Climate change, energy, engineering, healthcare, science and technology are just some areas where we are breaking new ground for the benefit of people in the UK and across the globe.
Discovering earth-like planets outside our solar system; creating pioneering atmospheric models to monitor and improve air quality; protecting civilians against chemical terror attacks; and furthering social interaction between robots and humans.
These are some of the ways in which our interdisciplinary research is addressing some of today’s biggest challenges regionally, nationally and globally.
Skills transfer and inspiring STEM uptake in Africa and Asia. University of Hertfordshire researchers are playing a key role in training a first generation of radio astronomers in both sub-Saharan Africa and South East Asia.
Governments need to know how to treat people who have been exposed to chemical agents. The University’s Toxicology Research Group has studied the science of decontamination processes and translated the evidence into new guidance for emergency services in the US and UK.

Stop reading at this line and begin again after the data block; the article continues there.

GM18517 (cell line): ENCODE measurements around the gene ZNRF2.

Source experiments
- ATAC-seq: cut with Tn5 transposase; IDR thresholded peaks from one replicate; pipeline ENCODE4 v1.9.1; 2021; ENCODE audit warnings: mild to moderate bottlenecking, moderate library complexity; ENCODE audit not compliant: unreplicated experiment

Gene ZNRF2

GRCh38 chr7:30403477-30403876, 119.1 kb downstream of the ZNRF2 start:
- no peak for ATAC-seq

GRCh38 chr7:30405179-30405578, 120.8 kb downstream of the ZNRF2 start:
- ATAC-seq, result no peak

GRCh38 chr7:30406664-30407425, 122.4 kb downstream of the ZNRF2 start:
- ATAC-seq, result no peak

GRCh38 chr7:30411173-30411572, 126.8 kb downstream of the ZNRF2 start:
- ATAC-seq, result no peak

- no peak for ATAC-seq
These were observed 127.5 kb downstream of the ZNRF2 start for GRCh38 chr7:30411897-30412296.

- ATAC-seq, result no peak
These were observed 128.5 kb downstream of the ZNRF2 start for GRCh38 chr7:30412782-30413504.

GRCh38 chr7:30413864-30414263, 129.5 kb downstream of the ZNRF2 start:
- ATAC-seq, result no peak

University of Hertfordshire researchers lead the England study for the World Health Organisation’s long-running Health Behaviour in School-aged Children survey. The team’s findings are shaping national and international policy on safeguarding the health and wellbeing of young people.
From Kaspar the humanoid robot helping children with autism to a suburban house staffed by care robots for assisted living, the University of Hertfordshire’s human-robot interaction studies are exploring innovative care solutions.
The food value chain is the farm-to-table network of stakeholders involved in growing, processing, selling and consuming the food we eat.
Many communities in developing countries suffer from poor energy grid infrastructure, but technologies developed by the University of Hertfordshire are offering an affordable, locally-based solution.
The University of Hertfordshire’s bespoke laser radar or ‘lidar’ system is at the forefront of research into the effects of atmospheric pollution on climate change, air quality and human health.
Astronomy research at the University of Hertfordshire is driving advances in machine learning which may also tackle complex challenges closer to earth.